Barking Road Tabernacle is on the western side
of Barking Road, at the north-west corner with Tabernacle Road in Plaistow.
The building was built by the West Ham Central Mission (see below). For some
years Baptists had been trying to establish themselves in southern West Ham.
The last meeting at Mount Zion Chapel on Barking Road, closed in 1867,
so they moved first to a barn and then to the mission. By 2009, the Tabernacle
was being occupied by The Glory House.
Cumberland Road Gospel Hall may be the
same building that was opened in 1915 as Horeb Welsh (Wesleyan)
Church. This was in the London (Welsh) circuit, but it was sold
in 1939 due to low numbers. Some members joined the Welsh Methodist
society which in 1945 took over Sibley Grove Church in East Ham.
Shown here is the Gospel Printing Mission, at the south-west
corner of Cumberland Road and Esk Road. It started in 1960, possibly
on the same site.
St Andrew Plaistow occupies much of the northern
side of St Andrew's Road, close to Barking Road. It originated in 1860 in
a small mission (which later became St Philip's - see below) built in
Whitwell Road. St Andrew's itself opened in 1870 on a site that was a few
yards south of the northern outfall sewer embankment. The large stone building,
designed by James Brooks, is in an Early English style with apsidal chancel
and large but uncompleted crossing tower.
The Memorial Baptist Church Plaistow looms over
Barking Road, on its western side. It was founded in 1871 as the West Ham
Central Mission. For some years before this Baptists had been trying to
establish themselves in southern West Ham, but the first group in Plaistow,
formed by J E Cracknell in 1858, failed in 1859. The Memorial Church sprang
from a re-founding of Mount Zion Chapel (see above). The present buildings
were planned by 1907 and completed in 1922.
Christ Life Mission Church is on the western side
of Barking Road, next door to the Memorial Baptist Church (see above). The
building appears to date from the 1920s or 1930s which would mean that it was
erected around the same time as the Memorial Church. Considering the proximity,
this building was quite possibly part of the Baptist church at the start, and
has since been sold or leased as general nonconformist membership has faded
following the Second World War.
The Society of Friends (Helping Hands) office
in Plaistow is formed by two attractive individual buildings on Balaam
Street, opposite the entrance to Whitwell Road. The Society of Friends,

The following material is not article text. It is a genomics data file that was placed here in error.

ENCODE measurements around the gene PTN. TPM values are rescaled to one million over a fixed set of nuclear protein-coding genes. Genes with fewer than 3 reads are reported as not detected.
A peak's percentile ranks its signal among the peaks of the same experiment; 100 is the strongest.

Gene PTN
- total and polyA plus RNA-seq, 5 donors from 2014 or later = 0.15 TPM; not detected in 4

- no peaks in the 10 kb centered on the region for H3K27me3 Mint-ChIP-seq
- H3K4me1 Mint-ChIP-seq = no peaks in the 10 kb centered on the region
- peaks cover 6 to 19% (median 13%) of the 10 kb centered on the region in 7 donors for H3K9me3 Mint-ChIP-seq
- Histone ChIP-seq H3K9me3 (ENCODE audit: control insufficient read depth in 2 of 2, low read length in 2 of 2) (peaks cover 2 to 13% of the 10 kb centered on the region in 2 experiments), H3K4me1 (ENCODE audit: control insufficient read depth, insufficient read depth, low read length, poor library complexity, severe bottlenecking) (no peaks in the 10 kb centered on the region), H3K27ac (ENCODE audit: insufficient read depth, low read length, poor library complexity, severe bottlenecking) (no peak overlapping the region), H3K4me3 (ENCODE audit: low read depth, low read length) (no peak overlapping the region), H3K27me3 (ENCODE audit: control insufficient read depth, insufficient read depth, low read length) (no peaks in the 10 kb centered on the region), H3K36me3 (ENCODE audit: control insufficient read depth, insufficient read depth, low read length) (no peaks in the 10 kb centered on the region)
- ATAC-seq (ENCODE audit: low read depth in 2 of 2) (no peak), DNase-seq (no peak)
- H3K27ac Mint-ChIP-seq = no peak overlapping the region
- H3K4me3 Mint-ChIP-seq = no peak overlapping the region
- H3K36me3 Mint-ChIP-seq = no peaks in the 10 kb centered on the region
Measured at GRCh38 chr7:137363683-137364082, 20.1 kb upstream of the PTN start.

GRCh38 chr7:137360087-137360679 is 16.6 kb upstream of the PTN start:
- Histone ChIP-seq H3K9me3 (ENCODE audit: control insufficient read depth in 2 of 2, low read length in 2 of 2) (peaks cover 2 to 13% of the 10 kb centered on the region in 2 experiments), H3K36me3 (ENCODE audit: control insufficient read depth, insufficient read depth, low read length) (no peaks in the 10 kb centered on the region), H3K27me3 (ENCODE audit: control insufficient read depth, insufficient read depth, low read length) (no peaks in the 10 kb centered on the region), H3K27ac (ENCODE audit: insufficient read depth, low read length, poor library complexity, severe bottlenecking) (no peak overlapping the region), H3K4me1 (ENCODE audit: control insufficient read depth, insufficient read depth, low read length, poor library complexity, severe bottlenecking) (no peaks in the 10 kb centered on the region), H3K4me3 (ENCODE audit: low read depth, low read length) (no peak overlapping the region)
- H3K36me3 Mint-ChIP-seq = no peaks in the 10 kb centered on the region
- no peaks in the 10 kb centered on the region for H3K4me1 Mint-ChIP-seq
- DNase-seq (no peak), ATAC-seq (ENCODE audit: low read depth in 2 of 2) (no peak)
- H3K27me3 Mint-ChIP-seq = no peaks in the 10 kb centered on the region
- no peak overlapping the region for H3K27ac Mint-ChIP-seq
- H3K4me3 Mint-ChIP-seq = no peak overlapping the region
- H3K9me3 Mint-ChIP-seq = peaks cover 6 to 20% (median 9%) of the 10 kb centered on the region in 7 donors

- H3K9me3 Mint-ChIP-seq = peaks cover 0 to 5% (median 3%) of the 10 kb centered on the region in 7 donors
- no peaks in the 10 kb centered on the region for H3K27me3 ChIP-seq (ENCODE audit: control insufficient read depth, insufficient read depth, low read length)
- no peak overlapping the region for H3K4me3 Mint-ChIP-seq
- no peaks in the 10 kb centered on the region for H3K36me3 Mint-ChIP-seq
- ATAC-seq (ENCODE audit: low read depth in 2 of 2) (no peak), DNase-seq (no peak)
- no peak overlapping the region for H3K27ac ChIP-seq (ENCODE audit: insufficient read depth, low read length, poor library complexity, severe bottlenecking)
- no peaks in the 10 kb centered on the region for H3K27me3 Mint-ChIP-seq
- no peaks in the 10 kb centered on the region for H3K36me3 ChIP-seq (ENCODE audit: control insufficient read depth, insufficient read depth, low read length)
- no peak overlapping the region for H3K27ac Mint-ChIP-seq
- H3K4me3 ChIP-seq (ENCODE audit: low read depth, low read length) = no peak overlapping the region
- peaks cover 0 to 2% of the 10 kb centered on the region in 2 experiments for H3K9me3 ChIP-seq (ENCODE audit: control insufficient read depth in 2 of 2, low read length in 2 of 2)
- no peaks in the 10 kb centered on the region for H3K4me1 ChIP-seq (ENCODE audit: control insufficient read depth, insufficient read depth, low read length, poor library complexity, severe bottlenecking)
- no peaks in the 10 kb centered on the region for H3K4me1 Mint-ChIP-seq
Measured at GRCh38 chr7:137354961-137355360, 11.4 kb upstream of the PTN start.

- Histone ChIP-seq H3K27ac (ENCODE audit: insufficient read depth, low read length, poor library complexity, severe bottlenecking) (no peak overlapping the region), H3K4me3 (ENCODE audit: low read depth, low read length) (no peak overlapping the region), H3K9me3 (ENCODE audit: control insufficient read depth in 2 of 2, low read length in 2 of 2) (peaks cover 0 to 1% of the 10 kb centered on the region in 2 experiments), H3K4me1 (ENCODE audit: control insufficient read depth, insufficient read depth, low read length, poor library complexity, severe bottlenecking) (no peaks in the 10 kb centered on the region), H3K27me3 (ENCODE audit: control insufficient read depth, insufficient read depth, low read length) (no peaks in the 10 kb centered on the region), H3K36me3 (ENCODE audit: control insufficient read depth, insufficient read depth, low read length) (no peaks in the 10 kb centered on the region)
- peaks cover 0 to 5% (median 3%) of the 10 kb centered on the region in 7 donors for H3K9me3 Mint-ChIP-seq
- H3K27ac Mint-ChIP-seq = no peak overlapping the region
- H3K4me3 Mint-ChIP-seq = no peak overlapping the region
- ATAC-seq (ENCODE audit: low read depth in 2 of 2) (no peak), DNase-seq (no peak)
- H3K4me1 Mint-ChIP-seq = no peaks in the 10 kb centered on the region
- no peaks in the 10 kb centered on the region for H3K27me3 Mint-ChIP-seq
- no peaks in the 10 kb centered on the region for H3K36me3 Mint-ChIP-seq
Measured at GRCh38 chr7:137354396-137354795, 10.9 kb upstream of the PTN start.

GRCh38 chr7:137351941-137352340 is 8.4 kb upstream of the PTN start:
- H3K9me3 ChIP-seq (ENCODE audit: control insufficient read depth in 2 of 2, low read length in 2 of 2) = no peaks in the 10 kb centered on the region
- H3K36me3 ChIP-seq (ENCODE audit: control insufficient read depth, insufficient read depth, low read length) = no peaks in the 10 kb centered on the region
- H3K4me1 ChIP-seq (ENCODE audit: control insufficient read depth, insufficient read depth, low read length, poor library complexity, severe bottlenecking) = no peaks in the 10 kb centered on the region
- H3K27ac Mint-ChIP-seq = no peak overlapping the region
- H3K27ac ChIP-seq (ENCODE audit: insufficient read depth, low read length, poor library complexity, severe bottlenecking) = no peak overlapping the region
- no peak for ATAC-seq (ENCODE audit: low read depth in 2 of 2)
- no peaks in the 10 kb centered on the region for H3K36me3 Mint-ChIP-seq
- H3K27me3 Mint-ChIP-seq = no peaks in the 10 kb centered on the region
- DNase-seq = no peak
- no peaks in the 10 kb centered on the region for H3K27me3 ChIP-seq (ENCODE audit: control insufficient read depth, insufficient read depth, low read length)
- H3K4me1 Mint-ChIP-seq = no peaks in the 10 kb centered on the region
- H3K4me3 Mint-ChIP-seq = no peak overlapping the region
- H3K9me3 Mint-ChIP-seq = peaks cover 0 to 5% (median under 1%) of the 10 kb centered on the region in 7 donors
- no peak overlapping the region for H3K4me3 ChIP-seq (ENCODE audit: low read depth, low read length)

or Quakers as they are more popularly known, began in England in the
seventeenth century. Their nickname came about because they were known
'to tremble in the way of the Lord'. Due to persecution at home, they
were amongst the first wave of settlers in the New World.
Plaistow (Congregational) Church stood here
on Balaam Street, a little north of the Quakers (above). It started
with a 1796 Baptist mission held in private houses nearby. In 1807
a group of Independents and Baptists opened North Street Hall (see
links), and they unified in 1812. They opened this Balaam Street
Church in 1860, replacing the hall, but in 1869 the Baptists
(probably) left for the short-lived Upper Road Church.
Bomb-damaged, Balaam Street was demolished.
St Philip & St James Church lies alongside
St Cedd's Function Hall (to the right), on Foster Road, at the north-eastern
corner with Whitwell Road. It began as St Philip's Mission, prior to
the building of St Andrew Plaistow (see above), and remained in use afterwards.
In 1894 it was taken over by the Society of the Divine Compassion, but
was destroyed by bombing in 1941. Services continued nearby until the present
building was opened in 1953 by Anglican Franciscans.
Sacred Heart of Jesus Catholic Chapel lies on the
southern side of Bethell Avenue, which is on the eastern side of the junction
with Chargeable Avenue. The Franciscan missionaries of Mary built a convent
in Bethell Avenue in 1902 and added the Sacred Heart chapel to it in 1931.
Along with St Margaret's & All Saints Catholic Church in Canning Town,
the convent and chapel were damaged by bombing during the Second World War,
and were subsequently rebuilt.
Goodwill Mission occupies a plot on the southern side
of Ladysmith Road, close to Hermit Road, just a little way north-west of the
nearby catholic church (see above). The London City Mission had seven centres
in the borough in 1914, including Swanscombe Street German Mission (now
Mary Street). The building on Ladysmith Road was registered for worship in
1937 by an independent nonconformist group, but by 1960 it was in the hands
of the London City Mission.